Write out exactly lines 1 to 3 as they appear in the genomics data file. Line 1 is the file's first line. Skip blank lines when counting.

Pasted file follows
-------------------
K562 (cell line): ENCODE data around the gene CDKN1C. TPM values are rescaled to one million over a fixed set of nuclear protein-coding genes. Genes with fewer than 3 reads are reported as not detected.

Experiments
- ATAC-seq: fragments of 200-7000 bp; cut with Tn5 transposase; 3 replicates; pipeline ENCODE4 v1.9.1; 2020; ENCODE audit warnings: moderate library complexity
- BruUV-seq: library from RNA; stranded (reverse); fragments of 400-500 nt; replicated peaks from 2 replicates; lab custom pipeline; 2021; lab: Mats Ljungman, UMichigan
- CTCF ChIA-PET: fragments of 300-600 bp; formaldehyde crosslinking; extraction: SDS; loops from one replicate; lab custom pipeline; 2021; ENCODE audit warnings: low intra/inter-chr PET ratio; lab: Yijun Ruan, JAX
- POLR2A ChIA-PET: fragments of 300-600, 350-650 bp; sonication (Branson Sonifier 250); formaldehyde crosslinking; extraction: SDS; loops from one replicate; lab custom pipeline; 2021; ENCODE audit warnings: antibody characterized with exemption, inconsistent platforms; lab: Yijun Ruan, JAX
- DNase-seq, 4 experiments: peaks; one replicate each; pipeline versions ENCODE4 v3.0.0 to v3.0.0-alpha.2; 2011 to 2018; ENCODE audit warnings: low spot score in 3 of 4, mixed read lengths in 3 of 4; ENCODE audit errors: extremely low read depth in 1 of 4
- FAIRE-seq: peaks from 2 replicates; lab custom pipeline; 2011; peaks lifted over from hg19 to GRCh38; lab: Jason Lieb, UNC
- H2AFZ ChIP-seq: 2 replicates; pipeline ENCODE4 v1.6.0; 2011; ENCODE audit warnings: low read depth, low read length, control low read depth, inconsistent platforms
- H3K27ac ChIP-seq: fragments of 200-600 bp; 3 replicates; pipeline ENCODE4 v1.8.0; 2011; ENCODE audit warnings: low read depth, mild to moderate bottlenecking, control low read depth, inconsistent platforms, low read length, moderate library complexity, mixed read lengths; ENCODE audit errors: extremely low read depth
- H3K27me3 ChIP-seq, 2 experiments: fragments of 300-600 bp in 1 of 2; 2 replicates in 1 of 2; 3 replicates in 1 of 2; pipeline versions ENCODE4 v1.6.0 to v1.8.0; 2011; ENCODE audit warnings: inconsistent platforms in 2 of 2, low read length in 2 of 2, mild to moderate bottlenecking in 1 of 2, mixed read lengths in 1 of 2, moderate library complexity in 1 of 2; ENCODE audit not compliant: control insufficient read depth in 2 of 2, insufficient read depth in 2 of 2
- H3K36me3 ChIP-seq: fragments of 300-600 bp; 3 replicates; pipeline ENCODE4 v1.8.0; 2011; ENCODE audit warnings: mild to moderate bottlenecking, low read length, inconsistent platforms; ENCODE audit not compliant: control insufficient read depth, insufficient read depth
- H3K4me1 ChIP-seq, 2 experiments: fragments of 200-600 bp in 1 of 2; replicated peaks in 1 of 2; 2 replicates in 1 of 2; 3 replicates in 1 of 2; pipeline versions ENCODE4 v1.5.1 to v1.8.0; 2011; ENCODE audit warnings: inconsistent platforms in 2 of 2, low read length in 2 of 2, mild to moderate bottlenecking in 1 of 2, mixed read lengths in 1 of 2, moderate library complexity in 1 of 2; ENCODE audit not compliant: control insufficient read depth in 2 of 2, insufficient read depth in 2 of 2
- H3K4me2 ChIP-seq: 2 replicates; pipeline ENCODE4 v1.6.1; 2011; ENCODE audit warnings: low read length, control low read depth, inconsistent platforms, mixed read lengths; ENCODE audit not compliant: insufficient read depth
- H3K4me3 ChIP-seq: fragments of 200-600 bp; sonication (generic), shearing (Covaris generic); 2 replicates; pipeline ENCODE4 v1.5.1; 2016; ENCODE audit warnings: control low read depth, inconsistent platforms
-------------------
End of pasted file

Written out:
K562 (cell line): ENCODE data around the gene CDKN1C. TPM values are rescaled to one million over a fixed set of nuclear protein-coding genes. Genes with fewer than 3 reads are reported as not detected.

Experiments
- ATAC-seq: fragments of 200-7000 bp; cut with Tn5 transposase; 3 replicates; pipeline ENCODE4 v1.9.1; 2020; ENCODE audit warnings: moderate library complexity